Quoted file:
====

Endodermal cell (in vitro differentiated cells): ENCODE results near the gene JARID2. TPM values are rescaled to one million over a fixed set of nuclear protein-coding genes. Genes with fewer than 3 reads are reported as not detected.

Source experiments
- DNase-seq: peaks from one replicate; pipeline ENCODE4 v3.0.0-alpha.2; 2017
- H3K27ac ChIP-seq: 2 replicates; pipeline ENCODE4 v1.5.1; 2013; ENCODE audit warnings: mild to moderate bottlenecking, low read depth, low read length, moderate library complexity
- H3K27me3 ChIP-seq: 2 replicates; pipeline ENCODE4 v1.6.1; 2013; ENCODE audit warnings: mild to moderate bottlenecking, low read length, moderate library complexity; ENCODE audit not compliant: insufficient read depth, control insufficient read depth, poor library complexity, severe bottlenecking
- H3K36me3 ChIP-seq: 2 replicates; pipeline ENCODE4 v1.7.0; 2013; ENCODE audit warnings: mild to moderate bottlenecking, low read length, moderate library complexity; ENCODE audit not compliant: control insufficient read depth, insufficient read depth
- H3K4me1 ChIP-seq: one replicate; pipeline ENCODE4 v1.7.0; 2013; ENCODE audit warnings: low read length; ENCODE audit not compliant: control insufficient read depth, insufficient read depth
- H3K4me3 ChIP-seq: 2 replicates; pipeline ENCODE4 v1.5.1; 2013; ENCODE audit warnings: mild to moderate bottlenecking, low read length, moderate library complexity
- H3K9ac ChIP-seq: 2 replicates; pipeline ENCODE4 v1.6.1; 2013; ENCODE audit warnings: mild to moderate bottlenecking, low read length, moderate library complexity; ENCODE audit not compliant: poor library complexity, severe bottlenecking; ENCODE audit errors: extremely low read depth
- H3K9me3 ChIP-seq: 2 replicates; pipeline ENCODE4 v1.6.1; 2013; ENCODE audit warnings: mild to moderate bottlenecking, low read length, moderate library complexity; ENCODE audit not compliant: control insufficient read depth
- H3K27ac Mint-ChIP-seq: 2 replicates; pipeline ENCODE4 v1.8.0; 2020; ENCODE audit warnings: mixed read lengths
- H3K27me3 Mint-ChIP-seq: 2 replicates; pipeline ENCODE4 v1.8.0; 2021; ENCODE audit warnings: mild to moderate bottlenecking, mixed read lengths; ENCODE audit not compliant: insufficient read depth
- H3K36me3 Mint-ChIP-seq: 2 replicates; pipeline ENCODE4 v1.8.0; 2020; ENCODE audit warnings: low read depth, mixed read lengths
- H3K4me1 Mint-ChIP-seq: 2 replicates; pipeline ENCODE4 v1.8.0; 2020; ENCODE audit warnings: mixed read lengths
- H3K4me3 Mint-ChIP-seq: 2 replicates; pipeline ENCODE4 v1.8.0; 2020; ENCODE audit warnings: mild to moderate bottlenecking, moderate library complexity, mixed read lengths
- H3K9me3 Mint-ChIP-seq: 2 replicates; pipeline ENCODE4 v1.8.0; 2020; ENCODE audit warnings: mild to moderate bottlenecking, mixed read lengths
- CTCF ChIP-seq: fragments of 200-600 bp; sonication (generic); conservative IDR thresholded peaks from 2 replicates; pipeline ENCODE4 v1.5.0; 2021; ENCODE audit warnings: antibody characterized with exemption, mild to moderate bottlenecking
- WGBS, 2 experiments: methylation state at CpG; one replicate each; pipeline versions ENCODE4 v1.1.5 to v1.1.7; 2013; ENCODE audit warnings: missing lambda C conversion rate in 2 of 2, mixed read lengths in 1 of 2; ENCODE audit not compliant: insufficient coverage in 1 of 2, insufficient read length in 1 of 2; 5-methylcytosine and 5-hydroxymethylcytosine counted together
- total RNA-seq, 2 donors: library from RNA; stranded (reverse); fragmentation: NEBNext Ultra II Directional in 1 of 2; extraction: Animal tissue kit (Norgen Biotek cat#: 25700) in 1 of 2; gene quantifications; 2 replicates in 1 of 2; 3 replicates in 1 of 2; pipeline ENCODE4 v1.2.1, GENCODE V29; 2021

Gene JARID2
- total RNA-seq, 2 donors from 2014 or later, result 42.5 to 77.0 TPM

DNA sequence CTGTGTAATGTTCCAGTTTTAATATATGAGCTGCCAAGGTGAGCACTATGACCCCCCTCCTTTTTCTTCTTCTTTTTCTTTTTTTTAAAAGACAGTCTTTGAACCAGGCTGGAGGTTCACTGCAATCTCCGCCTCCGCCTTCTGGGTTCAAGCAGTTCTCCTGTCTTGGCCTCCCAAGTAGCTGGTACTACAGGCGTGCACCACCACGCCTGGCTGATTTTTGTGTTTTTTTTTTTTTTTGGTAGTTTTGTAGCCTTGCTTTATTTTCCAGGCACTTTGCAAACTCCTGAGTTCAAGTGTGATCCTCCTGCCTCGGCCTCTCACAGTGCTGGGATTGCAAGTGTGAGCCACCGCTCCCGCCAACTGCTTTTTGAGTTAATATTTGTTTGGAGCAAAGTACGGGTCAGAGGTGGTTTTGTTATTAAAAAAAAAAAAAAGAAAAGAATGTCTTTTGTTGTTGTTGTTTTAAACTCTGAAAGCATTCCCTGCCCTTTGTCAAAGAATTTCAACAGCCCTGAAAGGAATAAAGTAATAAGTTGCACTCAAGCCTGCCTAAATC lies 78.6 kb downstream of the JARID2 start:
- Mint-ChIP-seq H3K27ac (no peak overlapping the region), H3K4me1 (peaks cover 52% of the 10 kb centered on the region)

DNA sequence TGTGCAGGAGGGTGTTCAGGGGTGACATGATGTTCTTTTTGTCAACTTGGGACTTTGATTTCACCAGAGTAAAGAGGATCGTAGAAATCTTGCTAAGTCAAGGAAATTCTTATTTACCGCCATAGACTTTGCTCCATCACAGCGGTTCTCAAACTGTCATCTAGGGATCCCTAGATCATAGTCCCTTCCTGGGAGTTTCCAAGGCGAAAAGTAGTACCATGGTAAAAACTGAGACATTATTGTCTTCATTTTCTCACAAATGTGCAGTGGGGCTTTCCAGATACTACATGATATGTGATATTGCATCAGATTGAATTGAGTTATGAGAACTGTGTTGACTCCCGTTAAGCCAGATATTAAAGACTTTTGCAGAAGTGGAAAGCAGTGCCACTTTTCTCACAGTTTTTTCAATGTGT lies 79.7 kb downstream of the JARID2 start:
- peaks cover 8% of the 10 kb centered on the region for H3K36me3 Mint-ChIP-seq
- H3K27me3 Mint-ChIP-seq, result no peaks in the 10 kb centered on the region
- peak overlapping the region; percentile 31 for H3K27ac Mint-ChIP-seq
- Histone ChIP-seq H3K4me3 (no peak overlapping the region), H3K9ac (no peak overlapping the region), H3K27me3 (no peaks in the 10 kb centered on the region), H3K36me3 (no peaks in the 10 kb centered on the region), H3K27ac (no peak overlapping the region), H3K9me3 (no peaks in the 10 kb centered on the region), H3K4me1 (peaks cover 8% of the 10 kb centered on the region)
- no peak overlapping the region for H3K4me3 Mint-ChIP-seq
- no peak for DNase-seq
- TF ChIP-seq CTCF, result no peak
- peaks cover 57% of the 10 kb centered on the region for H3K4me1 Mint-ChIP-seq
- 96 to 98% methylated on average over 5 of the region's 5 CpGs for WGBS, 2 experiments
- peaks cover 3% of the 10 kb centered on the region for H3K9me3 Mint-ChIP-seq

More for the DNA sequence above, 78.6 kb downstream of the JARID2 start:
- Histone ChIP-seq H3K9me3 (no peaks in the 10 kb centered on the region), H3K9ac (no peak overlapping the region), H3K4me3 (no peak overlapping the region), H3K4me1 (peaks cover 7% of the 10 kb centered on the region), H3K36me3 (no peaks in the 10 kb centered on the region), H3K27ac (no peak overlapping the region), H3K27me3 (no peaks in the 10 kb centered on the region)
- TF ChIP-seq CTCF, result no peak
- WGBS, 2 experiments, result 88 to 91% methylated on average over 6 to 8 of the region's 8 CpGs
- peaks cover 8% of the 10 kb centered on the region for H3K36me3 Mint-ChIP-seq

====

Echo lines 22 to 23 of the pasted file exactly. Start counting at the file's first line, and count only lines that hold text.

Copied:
DNA sequence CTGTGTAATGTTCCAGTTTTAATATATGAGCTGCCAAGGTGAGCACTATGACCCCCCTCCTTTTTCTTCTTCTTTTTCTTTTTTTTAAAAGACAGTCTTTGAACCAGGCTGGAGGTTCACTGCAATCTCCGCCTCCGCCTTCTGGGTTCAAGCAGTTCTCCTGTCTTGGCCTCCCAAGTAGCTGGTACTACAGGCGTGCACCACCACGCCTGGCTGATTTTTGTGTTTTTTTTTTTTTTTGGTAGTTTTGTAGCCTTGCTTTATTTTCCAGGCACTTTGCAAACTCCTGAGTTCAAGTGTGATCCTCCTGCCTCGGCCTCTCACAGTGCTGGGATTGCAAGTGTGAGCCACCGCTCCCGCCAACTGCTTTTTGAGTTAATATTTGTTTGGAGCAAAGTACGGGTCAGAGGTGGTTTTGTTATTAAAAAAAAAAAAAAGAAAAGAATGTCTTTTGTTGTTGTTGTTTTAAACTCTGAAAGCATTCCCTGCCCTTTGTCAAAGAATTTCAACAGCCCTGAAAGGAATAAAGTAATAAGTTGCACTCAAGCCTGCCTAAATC lies 78.6 kb downstream of the JARID2 start:
- Mint-ChIP-seq H3K27ac (no peak overlapping the region), H3K4me1 (peaks cover 52% of the 10 kb centered on the region)